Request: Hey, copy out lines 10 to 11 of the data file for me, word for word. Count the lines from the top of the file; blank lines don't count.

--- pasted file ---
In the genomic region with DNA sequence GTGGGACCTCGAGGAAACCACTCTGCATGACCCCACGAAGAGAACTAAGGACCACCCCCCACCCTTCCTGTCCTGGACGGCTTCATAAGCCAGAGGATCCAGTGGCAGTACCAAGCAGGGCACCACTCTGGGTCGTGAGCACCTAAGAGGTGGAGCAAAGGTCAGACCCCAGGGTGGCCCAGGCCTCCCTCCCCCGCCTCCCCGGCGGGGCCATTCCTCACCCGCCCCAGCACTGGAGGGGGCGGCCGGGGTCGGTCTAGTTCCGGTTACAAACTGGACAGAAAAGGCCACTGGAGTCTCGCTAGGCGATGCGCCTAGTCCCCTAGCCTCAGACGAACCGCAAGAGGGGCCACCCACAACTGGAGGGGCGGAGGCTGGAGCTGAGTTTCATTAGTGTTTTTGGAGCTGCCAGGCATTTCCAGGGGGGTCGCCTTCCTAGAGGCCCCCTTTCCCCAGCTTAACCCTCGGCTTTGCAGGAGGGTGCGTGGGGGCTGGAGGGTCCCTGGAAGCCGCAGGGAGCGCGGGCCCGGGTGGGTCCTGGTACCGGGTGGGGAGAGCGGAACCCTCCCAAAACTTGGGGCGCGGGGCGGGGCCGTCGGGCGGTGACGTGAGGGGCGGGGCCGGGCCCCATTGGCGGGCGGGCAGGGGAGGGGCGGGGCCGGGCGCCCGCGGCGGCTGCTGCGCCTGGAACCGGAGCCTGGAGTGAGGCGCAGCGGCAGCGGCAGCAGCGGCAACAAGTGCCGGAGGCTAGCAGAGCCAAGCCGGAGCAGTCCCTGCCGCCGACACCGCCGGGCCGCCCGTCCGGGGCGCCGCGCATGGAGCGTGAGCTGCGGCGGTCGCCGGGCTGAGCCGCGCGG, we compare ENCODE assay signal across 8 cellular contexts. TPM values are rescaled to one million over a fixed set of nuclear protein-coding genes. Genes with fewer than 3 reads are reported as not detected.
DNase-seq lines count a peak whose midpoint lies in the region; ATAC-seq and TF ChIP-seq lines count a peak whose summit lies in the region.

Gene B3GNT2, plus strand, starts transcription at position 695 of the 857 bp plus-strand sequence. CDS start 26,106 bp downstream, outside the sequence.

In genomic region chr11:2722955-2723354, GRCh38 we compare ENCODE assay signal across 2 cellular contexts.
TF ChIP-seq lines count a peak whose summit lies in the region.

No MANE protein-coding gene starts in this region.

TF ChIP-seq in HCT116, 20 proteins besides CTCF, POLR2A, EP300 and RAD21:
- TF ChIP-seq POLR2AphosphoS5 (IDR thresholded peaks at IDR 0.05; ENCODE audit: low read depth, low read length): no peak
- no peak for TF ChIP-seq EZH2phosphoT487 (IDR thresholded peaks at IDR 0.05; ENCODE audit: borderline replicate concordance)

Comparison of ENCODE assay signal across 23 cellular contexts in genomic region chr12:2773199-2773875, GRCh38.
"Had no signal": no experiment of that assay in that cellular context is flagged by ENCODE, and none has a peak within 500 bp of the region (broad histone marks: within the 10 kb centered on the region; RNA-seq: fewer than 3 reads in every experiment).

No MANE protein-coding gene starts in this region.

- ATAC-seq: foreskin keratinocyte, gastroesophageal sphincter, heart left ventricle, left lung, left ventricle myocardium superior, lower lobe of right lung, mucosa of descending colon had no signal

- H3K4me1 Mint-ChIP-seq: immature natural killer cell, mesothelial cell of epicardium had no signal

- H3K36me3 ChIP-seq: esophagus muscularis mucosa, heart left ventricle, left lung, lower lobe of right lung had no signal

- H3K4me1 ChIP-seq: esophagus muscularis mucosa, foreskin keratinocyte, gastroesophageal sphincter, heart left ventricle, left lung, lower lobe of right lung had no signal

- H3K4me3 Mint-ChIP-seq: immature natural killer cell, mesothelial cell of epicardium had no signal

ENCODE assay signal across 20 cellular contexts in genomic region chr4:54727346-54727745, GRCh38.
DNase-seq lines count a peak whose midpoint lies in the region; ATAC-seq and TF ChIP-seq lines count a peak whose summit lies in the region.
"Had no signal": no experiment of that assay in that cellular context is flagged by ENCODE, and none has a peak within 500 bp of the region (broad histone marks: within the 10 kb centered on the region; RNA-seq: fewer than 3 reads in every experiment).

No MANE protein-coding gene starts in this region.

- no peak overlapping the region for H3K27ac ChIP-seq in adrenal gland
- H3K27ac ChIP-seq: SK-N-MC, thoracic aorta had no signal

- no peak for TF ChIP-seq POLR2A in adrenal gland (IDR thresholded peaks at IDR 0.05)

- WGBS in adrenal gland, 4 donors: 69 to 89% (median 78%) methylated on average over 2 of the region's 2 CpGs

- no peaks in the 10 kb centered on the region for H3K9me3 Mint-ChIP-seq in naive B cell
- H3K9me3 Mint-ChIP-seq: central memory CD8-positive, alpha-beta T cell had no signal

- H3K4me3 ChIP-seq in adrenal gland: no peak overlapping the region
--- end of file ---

Comparison of ENCODE assay signal across 23 cellular contexts in genomic region chr12:2773199-2773875, GRCh38.
"Had no signal": no experiment of that assay in that cellular context is flagged by ENCODE, and none has a peak within 500 bp of the region (broad histone marks: within the 10 kb centered on the region; RNA-seq: fewer than 3 reads in every experiment).